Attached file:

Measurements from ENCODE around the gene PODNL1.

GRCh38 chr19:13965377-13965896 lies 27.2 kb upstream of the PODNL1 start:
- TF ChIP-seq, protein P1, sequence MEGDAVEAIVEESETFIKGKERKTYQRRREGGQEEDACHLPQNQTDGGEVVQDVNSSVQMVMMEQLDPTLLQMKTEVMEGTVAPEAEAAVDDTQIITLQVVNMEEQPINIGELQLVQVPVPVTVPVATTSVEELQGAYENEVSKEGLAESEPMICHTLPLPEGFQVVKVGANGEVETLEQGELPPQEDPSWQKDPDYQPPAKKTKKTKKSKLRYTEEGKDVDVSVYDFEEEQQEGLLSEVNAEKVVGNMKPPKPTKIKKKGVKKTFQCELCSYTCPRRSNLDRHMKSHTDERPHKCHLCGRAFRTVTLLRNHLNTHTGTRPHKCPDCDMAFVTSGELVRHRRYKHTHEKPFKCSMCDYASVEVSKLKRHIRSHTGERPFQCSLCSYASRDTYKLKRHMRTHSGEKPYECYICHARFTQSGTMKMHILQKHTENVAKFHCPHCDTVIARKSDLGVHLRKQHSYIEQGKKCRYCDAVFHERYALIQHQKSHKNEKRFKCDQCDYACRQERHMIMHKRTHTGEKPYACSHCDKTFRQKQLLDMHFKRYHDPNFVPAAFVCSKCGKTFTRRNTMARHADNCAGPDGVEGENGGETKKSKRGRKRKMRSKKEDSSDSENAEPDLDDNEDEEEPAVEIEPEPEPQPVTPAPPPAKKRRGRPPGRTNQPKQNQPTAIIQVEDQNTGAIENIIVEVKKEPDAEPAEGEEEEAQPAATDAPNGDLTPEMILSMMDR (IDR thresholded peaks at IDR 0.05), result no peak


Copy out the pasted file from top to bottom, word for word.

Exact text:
Measurements from ENCODE around the gene PODNL1.

GRCh38 chr19:13965377-13965896 lies 27.2 kb upstream of the PODNL1 start:
- TF ChIP-seq, protein P1, sequence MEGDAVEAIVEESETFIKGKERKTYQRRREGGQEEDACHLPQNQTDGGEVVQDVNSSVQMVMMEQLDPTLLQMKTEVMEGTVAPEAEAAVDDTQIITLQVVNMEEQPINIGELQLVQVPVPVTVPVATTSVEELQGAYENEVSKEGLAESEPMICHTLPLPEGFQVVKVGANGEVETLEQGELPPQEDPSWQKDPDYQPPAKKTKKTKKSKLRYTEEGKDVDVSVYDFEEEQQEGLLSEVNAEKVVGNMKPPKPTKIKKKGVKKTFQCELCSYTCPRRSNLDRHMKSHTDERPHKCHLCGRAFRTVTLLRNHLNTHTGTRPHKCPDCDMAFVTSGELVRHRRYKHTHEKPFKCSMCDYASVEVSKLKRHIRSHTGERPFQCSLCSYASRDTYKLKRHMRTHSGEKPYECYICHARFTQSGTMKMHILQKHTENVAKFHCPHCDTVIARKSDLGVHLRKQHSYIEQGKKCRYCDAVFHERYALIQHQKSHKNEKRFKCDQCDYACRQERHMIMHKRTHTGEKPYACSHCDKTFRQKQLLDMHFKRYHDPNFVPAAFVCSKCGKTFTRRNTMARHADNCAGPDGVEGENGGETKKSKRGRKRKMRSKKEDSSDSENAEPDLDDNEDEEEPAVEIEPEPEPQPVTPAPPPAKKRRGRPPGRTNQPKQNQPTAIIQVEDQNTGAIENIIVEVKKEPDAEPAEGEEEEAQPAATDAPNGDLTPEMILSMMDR (IDR thresholded peaks at IDR 0.05), result no peak